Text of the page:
Decision making in the financial markets is one of the few places where we can definitively assess the quality of a decision. We know to the penny how good or bad a particular idea is. Portfolio managers work very hard and often employ a large staff of analysts in order to get an edge in understanding a stock. Despite this effort, portfolio managers are subject to the same decision-making errors that affect all people. This article is adapted from a lecture I delivered at the United States Military Academy at West Point on the topic of Signal Interpretation.
During this lecture, I suggested that group-think and a desire to feel safe within the herd was common in the financial markets. In addition, where there is a widely misunderstood or incorrect idea in the market, it creates an opportunity for outsized returns. During that lecture, we discussed 10 different examples of poor decision-making which was widely accepted by the markets until the ideas were proven wrong. We’ll focus on two of those examples.
The first, and probably most common error, is reliance on an expert who may be both smart and capable of making the occasional error. In addition, those same smart experts may be relying on information from more junior and less experienced people. In 2013, a very successful hedge fund manager spoke at a conference considered to be the most influential platform in the business to claim that Digital Realty (ticker: DLR) was a fraud and that the management team was perpetuating a Ponzi scheme. The stock immediately cratered.
His opinion largely rested on two key points. He first claimed that the company owned computer servers, and was depreciating that equipment over 20+ years instead of the correct 3-5 years. It took very little work to determine that Digital Realty didn’t own computer servers. The company actually owned concrete earthquake-proof buildings with high-end fire suppression systems, and steel shelving that held servers owned by other companies. The buildings probably had a useful life of 100 years, and the steel shelving was good for a few hundred years.
His second key claim was that because the company paid a dividend in excess of free cash flow and was raising capital, Digital Realty was a Ponzi scheme. What made this claim tricky was that technically, each individual detail was correct, but the analysis of the whole picture was flawed.
We can make the specific accounting details available to interested readers in a longer report, but the end result was that the claim was based on an incorrect understanding of Real Estate Investment Trust Accounting.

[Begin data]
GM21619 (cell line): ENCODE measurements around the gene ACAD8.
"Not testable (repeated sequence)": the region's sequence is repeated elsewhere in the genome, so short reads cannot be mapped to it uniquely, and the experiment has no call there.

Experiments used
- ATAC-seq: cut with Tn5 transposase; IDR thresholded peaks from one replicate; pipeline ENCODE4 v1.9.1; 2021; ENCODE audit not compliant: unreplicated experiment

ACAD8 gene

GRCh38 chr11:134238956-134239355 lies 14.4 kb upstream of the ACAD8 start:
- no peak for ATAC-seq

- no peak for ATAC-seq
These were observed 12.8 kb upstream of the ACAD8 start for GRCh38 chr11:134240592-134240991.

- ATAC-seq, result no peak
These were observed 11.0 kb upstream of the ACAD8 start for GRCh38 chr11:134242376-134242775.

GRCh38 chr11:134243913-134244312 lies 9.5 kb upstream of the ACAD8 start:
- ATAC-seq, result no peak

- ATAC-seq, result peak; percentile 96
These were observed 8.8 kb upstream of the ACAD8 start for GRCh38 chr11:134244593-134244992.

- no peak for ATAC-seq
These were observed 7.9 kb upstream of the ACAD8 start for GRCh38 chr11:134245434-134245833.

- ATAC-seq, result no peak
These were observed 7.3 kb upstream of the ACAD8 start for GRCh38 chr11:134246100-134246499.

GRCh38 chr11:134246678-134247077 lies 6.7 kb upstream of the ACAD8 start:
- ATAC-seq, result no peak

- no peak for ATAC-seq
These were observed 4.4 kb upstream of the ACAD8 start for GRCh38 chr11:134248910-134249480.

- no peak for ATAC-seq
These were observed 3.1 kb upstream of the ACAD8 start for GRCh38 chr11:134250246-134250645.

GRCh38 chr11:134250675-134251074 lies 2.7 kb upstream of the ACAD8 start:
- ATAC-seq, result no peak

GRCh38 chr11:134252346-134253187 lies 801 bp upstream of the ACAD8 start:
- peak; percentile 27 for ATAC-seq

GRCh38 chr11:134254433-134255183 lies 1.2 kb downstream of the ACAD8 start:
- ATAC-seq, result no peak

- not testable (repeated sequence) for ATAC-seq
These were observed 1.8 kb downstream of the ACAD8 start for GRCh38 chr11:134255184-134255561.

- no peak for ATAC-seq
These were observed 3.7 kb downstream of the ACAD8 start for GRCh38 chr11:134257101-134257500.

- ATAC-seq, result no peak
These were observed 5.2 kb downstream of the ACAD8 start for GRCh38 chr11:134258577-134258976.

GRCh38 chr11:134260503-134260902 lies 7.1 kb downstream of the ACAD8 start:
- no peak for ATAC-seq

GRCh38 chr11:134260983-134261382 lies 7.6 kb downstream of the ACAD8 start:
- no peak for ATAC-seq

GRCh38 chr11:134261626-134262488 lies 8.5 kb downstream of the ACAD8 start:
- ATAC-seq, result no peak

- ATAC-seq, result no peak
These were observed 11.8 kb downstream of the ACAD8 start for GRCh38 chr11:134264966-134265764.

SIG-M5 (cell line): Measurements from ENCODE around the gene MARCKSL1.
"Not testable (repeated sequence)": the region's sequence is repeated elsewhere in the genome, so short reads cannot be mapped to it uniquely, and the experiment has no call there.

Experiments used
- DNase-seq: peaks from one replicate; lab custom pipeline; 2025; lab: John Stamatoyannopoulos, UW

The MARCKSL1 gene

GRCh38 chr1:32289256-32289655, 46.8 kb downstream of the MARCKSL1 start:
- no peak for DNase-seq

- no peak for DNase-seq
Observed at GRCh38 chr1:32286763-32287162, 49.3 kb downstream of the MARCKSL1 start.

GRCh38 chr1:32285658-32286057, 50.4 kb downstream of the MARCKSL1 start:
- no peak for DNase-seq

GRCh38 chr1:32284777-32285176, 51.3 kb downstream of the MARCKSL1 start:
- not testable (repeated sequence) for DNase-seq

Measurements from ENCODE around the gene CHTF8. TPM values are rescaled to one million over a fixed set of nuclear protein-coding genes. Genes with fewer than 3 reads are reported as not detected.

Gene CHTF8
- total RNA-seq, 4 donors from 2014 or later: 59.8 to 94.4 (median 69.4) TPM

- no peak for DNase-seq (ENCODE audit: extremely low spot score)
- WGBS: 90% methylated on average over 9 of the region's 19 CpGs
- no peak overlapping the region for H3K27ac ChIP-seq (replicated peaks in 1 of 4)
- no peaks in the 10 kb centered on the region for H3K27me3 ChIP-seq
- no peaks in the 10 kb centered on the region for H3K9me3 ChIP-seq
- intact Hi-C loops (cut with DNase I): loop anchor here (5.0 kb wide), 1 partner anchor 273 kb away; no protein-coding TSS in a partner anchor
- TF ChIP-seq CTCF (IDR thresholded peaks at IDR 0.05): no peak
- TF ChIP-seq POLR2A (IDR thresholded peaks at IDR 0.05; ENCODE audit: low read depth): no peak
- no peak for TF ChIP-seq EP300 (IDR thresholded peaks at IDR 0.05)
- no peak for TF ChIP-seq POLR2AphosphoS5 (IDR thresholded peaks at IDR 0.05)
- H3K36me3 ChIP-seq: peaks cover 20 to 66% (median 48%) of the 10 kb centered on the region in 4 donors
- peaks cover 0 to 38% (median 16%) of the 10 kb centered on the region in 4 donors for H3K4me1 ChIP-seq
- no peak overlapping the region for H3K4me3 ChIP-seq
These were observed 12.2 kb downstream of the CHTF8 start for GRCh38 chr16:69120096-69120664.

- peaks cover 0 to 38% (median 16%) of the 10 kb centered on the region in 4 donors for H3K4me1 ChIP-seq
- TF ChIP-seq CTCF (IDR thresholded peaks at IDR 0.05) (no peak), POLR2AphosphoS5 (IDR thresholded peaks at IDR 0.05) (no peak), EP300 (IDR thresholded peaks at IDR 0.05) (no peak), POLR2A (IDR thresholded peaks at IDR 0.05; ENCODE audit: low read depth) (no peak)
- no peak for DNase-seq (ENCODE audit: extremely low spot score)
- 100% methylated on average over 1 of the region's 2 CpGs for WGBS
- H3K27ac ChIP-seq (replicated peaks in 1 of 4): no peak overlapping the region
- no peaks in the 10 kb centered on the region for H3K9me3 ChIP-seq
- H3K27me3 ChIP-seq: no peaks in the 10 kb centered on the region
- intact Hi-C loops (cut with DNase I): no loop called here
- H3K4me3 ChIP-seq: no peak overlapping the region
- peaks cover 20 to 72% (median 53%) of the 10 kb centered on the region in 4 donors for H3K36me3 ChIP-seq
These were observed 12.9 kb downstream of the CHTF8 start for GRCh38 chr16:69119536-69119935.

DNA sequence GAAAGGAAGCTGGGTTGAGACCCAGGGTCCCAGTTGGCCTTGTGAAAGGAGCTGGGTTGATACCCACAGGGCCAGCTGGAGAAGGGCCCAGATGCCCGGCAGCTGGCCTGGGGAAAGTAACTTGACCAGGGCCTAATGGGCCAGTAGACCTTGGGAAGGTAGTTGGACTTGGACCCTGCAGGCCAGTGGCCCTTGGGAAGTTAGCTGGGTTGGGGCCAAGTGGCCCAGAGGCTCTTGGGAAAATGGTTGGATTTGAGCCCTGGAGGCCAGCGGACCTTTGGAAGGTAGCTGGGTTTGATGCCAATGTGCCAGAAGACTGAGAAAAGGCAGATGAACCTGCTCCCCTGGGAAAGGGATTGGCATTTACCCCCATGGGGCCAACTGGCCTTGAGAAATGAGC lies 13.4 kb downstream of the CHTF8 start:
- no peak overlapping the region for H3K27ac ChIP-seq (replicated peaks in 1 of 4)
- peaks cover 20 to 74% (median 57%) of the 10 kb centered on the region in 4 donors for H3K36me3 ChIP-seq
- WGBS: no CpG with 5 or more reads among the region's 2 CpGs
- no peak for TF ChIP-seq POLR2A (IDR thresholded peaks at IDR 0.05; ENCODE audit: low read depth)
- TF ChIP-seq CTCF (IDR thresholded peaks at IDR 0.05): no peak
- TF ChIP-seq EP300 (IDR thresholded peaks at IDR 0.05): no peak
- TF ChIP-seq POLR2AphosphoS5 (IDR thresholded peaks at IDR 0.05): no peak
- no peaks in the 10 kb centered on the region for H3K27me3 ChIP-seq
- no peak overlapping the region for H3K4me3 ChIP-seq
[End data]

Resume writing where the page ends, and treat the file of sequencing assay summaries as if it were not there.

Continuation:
So, we end up with one completely false claim, and another that rested on a misinterpretation of accounting practices. Our belief is that a junior analyst pitched the idea to the portfolio manager who didn’t check the false claim because it was too basic an error to even consider checking. Furthermore, they never looked past the details of the Ponzi scheme claim because the individual points of that claim were technically true. More incredibly, rather than check any of these details, other investors started selling the stock, and the press ran multiple stories about the idea. In the end, much of the stock market ended up blindly following the work of a junior analyst, and never bothered to do their own analysis.
Following the speech, the stock traded down from above $70 to the mid-$40s. It’s nearly tripled since then.
A second error we commonly see is aversion to uncertainty. This is a common failing in human decision-making where we avoid uncertainty even when a negative outcome isn’t catastrophic. An excellent example of this occurred in late 2016. While most health insurance companies were trading around 13 -15 times earnings, Anthem was stuck around 9 – 10 times earnings, a huge discount to its peers. There were two issues. First, Anthem had a large money-losing business on the healthcare exchanges. Second, a planned merger with Cigna was being challenged under anti-trust laws, and the market was concerned regulators would block the deal.
We took a large position based on the following two points. While it was true that Anthem was losing money on the health care exchanges, the company had the right to exit that business in any state at the end of any year. The market was treating the exchange losses as a permanent problem for the business when Anthem could make any of the losses go to zero at the end of any year.
While the Cigna deal would have been a positive for Anthem, our analysis was that even if the deal was blocked, the stock would go up. With the stock trading at around a 40% discount to its peer group due to the uncertainty, any negative outcome was more than accounted for in the stock price.
In October of 2016, Anthem traded as low as $113. The Cigna deal was blocked, and just over a year later, the stock was above $260. The key point was that if you were willing to overcome the human aversion to uncertainty, there was a great return available regardless of the outcome.
These are two common examples of systematic flawed decision-making processes that we see in the markets. An ability and willingness to see what others refuse to see can lead to differentiated returns. We’re happy to discuss other systematic decision-making errors with interested readers.
This article first appeared on the website for The Institute for Applied Decisional Sciences.